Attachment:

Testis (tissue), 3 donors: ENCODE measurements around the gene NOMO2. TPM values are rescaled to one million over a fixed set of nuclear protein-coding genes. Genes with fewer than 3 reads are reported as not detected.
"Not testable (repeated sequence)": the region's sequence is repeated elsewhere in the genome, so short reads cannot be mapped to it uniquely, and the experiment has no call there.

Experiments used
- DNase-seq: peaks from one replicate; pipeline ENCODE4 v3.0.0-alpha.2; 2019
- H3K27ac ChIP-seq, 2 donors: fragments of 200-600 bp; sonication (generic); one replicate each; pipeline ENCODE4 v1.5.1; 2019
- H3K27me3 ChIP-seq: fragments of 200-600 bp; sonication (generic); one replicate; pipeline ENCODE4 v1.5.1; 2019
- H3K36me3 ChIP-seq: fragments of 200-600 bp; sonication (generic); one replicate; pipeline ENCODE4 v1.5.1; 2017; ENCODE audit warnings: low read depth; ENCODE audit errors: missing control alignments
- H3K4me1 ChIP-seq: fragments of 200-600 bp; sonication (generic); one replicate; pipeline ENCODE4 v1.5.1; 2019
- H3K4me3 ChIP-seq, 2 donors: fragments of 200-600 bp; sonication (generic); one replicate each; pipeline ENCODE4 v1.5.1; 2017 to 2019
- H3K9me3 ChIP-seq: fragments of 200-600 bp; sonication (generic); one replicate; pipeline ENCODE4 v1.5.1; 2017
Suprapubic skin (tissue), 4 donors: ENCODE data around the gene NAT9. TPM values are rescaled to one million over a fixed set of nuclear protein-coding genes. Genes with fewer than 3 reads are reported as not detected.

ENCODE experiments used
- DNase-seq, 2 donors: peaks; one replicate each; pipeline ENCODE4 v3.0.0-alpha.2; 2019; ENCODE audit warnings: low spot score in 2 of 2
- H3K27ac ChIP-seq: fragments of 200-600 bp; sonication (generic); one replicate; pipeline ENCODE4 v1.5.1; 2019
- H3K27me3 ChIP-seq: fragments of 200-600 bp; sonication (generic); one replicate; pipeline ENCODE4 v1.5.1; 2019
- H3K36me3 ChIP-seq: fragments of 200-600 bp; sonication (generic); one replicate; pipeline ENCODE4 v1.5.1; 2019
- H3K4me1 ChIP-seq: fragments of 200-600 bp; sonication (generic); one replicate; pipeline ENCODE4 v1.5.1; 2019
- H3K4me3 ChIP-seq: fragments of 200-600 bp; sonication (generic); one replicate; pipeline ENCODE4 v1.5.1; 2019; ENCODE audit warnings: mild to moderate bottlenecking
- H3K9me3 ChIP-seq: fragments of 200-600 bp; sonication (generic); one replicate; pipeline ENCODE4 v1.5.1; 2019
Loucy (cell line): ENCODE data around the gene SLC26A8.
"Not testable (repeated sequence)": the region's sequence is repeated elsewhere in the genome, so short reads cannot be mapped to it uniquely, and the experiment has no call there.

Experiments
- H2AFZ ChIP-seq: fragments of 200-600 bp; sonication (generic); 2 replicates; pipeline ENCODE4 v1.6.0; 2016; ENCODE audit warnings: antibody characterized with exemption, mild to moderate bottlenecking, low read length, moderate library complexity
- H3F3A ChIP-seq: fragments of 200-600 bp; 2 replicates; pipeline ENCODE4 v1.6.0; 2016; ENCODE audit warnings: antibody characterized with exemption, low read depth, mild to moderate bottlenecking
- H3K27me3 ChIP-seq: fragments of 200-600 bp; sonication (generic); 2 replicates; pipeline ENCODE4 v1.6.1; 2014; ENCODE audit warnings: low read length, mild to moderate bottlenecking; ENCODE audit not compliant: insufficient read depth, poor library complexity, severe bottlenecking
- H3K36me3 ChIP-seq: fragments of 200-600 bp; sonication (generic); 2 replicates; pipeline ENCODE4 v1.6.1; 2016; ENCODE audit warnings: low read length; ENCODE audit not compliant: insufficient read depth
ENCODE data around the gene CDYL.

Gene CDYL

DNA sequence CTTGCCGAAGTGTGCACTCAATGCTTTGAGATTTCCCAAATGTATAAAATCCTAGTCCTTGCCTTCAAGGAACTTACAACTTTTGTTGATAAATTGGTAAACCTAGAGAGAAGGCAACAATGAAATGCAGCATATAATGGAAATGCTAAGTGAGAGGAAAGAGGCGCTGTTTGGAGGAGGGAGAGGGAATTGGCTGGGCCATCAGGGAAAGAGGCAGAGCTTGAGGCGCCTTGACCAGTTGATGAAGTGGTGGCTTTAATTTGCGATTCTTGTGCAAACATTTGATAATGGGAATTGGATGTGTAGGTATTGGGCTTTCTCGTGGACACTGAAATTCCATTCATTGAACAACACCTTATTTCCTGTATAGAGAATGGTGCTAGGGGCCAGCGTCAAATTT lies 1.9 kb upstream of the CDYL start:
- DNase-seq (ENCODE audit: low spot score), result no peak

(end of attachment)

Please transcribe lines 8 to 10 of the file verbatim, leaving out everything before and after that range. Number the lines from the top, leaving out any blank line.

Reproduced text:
- H3K4me1 ChIP-seq: fragments of 200-600 bp; sonication (generic); one replicate; pipeline ENCODE4 v1.5.1; 2019
- H3K4me3 ChIP-seq, 2 donors: fragments of 200-600 bp; sonication (generic); one replicate each; pipeline ENCODE4 v1.5.1; 2017 to 2019
- H3K9me3 ChIP-seq: fragments of 200-600 bp; sonication (generic); one replicate; pipeline ENCODE4 v1.5.1; 2017